Having had to re-do floors more than once, I will give you these pointers.
First, I hate to say it, but you get what you pay for. The cheaper tiles and
even the cheaper sheet flooring will show massive wear over a short
time, and the tiles will slide. I do think you can find a really good grade
of stick tile, but make sure they are laid tight together and sealed.
Especially if they will be in a moisture prone or warm area. I thought I
had minevery tight only to find, a year later, that I had gaps between. It
is much easier to lay the sticky tiles than sheet material. I would use the
tiles again, but probably in a small area, and I would buy the best I could
afford. My experience with flooring is to spend a little more, it will last
longer and resist staining and scratches better. One thing I had a major
problem with was the chair feet scratching the floor. I did use the heavy
duty felt tabs on the bottoms, but even those get grit embedded and start
scratching. My kitchen floor is 5 years old now, and is beginning to show
a little wear. I am thinking I should have gone a little higher grade! I
did that floor in a sheet. The stick tiles are convenient, easy to install and
easy to handle. Sheet material is harder to handle, you may have to seam
it, and generally needs to be bonded in some fashion to the underlayment.
However, tiles may slide or become unstuck. Replacing a tile is easy,
fixing damage in a sheet, like a burn or stain, is more involved, but not
that hard. I will use sheet linoleum every time now. I really
think what I have found available in sticky tiles is not the quality in the long run as sheet linoleum. I am sure there is some out there, I have not
found it. Installing sheet material is not hard, and I think it is worth it. Just
be certain the surface you are covering is the best it can be. No dents, or
cracks. They WILL show up over time. There is a product made to
level and smooth the floor before you lay the sheet or tile. It gets rock hard and I recommend using it, even over the joints if you are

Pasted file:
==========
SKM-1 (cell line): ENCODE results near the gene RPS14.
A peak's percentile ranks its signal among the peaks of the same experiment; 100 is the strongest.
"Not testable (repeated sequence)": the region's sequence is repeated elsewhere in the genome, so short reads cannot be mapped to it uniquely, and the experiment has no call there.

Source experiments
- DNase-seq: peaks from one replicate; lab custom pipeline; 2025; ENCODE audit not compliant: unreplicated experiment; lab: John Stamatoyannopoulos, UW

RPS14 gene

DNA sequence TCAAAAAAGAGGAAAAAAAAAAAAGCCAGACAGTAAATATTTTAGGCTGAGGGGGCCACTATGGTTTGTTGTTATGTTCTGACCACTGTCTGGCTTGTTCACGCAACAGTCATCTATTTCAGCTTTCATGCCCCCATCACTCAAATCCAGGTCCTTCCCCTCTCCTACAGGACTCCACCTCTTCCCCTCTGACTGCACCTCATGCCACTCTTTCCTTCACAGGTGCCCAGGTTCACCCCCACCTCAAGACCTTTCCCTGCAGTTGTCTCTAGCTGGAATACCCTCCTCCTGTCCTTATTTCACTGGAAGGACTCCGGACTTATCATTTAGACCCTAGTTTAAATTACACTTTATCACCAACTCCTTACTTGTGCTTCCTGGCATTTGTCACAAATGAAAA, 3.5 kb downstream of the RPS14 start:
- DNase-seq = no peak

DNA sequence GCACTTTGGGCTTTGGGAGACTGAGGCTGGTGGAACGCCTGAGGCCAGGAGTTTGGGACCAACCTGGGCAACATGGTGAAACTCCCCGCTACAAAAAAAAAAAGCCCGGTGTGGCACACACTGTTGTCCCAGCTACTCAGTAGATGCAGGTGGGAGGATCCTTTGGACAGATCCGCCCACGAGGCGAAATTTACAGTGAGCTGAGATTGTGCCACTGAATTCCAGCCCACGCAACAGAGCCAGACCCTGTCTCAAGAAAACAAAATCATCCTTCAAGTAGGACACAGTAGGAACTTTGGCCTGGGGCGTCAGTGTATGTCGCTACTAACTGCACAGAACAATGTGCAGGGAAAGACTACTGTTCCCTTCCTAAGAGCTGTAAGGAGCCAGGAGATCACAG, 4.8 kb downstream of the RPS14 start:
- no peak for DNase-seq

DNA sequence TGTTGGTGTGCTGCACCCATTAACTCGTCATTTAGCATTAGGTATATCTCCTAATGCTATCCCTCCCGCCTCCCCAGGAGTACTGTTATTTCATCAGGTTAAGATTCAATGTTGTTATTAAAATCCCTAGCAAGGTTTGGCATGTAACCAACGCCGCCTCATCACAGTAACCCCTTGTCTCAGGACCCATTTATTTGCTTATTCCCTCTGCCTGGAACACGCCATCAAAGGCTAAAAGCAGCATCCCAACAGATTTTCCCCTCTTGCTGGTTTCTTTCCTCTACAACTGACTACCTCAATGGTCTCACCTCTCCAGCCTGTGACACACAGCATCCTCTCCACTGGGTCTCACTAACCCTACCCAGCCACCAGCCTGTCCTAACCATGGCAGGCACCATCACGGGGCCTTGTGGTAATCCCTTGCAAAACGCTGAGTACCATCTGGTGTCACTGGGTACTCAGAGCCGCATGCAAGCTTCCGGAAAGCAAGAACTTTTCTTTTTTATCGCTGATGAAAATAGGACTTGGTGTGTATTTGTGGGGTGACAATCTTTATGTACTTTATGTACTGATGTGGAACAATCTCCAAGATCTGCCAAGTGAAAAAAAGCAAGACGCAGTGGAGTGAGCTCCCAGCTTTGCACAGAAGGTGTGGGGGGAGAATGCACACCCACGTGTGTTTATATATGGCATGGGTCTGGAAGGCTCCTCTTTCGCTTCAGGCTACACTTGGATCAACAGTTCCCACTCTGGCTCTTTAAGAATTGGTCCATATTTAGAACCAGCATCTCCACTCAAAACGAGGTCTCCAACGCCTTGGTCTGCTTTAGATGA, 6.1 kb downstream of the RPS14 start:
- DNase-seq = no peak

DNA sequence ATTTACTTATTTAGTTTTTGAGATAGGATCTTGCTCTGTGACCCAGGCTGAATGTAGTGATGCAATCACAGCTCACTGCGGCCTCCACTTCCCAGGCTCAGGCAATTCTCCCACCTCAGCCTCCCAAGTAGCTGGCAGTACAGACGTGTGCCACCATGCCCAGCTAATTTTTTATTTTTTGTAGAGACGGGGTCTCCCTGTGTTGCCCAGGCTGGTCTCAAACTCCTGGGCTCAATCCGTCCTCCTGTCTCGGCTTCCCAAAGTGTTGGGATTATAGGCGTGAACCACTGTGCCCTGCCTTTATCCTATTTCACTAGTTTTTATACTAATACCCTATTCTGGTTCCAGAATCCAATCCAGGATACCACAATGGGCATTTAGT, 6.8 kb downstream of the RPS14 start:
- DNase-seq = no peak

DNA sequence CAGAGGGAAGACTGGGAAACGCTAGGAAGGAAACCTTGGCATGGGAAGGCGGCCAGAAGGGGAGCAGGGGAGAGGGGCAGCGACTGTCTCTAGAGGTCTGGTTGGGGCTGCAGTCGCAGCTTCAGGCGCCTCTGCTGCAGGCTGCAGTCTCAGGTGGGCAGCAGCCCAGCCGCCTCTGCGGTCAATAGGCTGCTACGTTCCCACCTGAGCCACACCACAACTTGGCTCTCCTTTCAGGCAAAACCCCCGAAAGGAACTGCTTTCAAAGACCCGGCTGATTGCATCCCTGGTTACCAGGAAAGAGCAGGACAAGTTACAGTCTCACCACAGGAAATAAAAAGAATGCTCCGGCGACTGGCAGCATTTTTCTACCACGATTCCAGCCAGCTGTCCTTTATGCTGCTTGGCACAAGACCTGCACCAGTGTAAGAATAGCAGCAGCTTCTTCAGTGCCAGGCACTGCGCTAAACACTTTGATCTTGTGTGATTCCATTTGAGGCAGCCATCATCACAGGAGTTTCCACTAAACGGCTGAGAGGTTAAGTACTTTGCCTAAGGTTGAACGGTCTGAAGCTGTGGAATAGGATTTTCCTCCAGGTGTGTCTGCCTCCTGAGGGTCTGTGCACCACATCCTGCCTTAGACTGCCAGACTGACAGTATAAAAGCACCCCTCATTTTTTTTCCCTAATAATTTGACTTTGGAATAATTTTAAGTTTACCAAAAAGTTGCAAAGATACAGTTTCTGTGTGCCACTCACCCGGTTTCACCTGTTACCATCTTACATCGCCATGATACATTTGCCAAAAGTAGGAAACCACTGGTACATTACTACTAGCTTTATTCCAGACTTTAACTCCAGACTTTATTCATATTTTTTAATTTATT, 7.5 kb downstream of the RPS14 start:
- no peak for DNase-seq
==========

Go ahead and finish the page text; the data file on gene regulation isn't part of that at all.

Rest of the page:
using bc plywood. I can't recall the name, but the one I got was blue. I am sure the guru or the home supply person can tell you what to use.
If there is any pattern on the floor you have now and you are not removing the old stuff, you must use some kind of leveler, or the cracks
and pattern will show later. Some will tell you that a shallow pattern won't
show, but I disagree, from experience. If you are going over old tile, your
new tile seams won't match up and that will be a problem later. Either
way you are doing a smallish area, right? The leveler is well worth it!
Good luck! It will be fun. I love installing flooring! If you weren't so far
I would come do it for you.
|I agree with Shellie...
First you do need to smooth out your old floor with a floor leveling compound. Comes in a powder you mix with water. Then put on with a 6" wide putty knife then sand smooth. Real easy to do just do it in small batches as some compounds dry real fast.
Sheet vinyl (as known in the trade) is not too hard to lay down. You make a one piece pattern out of brown paper or use a kit from the flooring company. You would tape down (so it won't move) paper about 1 inch from all walls. Tape all the paper together too if it is in pieces so later you can pick up the whole thing as a unit. You don't have to tape all around the edges just enough so it won't move say a piece every foot or so.